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Why a Colonoscopy Is Such an Important Screening

Why a Colonoscopy Is Such an Important Screening

It’s not often that we can truly call something a life-saving act, but getting a colonoscopy sure can be. Colorectal cancers will be diagnosed in more than 150,000 men and women in the United States this year; unfortunately, slightly more than 53,000 Americans will lose their lives to these cancers during the same timeframe.

However, these rates are lower than they were a few decades ago, and that’s largely thanks to the colonoscopy.

If you’re wondering how critical it is that you undergo a colonoscopy, our team at Rockwall Surgical Specialists, wants to draw your attention to some important information about this potentially lifesaving screening tool.

Staying one step ahead of colorectal cancers

If there’s one thing that we want you to understand about many cancers, it’s that early detection can make all the difference. Not only does a colonoscopy check this important box, but it goes a step further — we can detect and remedy precancerous conditions at the same time.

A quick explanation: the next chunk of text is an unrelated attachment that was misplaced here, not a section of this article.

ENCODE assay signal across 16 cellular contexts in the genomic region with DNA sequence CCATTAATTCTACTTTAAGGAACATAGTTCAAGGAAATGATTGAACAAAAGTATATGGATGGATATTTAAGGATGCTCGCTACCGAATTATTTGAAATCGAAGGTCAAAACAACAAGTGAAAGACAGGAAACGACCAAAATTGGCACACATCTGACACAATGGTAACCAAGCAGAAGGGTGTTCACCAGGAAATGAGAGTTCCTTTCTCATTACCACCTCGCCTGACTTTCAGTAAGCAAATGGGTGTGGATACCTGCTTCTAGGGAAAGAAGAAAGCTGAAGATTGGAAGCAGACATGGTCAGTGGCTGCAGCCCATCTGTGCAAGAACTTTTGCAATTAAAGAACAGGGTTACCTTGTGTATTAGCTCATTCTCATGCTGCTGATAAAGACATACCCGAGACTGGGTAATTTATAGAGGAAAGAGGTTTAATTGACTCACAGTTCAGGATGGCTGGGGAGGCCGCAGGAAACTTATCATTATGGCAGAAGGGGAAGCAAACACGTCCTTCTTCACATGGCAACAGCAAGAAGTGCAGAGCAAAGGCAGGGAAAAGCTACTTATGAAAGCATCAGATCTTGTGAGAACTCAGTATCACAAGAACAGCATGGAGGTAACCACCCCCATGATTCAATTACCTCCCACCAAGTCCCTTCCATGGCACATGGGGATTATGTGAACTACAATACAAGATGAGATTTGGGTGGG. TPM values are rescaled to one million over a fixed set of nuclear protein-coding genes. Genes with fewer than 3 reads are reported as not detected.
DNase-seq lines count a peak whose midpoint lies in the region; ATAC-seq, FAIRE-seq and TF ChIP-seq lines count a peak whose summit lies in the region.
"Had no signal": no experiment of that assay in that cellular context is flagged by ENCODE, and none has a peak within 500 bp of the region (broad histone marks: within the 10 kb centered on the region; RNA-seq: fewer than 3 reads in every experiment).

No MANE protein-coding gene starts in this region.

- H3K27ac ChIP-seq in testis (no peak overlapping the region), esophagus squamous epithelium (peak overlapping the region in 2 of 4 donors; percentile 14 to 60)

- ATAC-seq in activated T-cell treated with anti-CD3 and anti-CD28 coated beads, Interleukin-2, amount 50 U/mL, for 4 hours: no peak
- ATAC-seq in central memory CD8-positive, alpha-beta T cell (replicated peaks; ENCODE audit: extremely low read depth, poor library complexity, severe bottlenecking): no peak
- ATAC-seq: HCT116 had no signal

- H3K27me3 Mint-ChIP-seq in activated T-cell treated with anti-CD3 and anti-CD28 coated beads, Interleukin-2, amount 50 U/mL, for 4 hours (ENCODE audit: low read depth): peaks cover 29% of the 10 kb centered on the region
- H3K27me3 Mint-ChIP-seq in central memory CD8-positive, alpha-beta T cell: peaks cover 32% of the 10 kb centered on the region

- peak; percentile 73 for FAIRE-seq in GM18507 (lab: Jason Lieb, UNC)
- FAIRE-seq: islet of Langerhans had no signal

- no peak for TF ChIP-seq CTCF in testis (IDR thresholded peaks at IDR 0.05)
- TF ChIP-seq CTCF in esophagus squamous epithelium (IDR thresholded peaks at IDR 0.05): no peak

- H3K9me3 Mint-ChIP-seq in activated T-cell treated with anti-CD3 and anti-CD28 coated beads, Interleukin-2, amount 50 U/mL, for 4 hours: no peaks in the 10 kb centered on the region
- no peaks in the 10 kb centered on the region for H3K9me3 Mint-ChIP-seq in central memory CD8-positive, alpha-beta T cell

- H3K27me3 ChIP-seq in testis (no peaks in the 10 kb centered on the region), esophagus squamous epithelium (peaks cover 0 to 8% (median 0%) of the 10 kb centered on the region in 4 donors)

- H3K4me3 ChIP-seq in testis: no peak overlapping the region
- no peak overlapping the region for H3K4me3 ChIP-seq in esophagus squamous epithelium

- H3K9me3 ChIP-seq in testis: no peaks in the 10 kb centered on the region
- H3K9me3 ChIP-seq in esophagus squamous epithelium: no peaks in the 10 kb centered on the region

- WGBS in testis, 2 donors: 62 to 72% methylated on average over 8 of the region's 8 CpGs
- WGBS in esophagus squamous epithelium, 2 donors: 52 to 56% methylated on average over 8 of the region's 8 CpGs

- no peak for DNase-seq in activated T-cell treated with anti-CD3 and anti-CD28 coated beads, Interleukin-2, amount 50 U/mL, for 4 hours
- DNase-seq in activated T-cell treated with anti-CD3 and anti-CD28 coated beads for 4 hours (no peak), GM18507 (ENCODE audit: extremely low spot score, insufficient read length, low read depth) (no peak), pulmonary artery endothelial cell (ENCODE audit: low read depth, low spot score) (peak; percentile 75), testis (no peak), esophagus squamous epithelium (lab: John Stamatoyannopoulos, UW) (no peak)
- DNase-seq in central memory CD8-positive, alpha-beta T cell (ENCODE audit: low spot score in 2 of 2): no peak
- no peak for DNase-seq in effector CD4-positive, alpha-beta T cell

During your colonoscopy, we use a small camera to examine the interior walls of your colon, rectum, and anus for suspicious growths that we call polyps. The presence of polyps doesn’t mean you have a colorectal cancer, but these growths can become cancerous over time.

Our goal during your colonoscopy is twofold: to spot potentially problematic growths and to remove them. After we remove the growths, we check them under a microscope later to look for any abnormal, precancerous, or cancerous cells.

How often you should get a colonoscopy

When it comes to a good schedule for this important screening, we suggest that you get your first colonoscopy at the age of 45, if you’re of average risk.

If your results come back clear of cancer, you can likely wait 10 years until your next colonoscopy. And you should continue these regular screenings until age 75. At this point, we can assess your risks to determine whether we should continue screening. In most cases, we don’t recommend a colonoscopy after age 85.

If your results aren’t clear, we determine next steps based on what we find. For example, if we find a certain type of polyp, we might suggest that you see us more often for a colonoscopy — perhaps every three years instead of every 10.

Are you at risk for colorectal cancers?

The above recommendations are for people with no pre-existing risk factors for colorectal cancers. The most common risk factors for colorectal cancers include:

There are also lifestyle habits that can increase your risks for colorectal cancers, such as smoking and obesity.

In these cases, we might recommend screening earlier and more often, but we make these determinations on a case-by-case basis.

Colonoscopies save lives. If you’d like to figure out what colonoscopy schedule is best for your history and circumstances, contact us at one of our Texas locations — in Rockwall, Rowlett, Greenville, Terrell, or Forney — to schedule a consultation.

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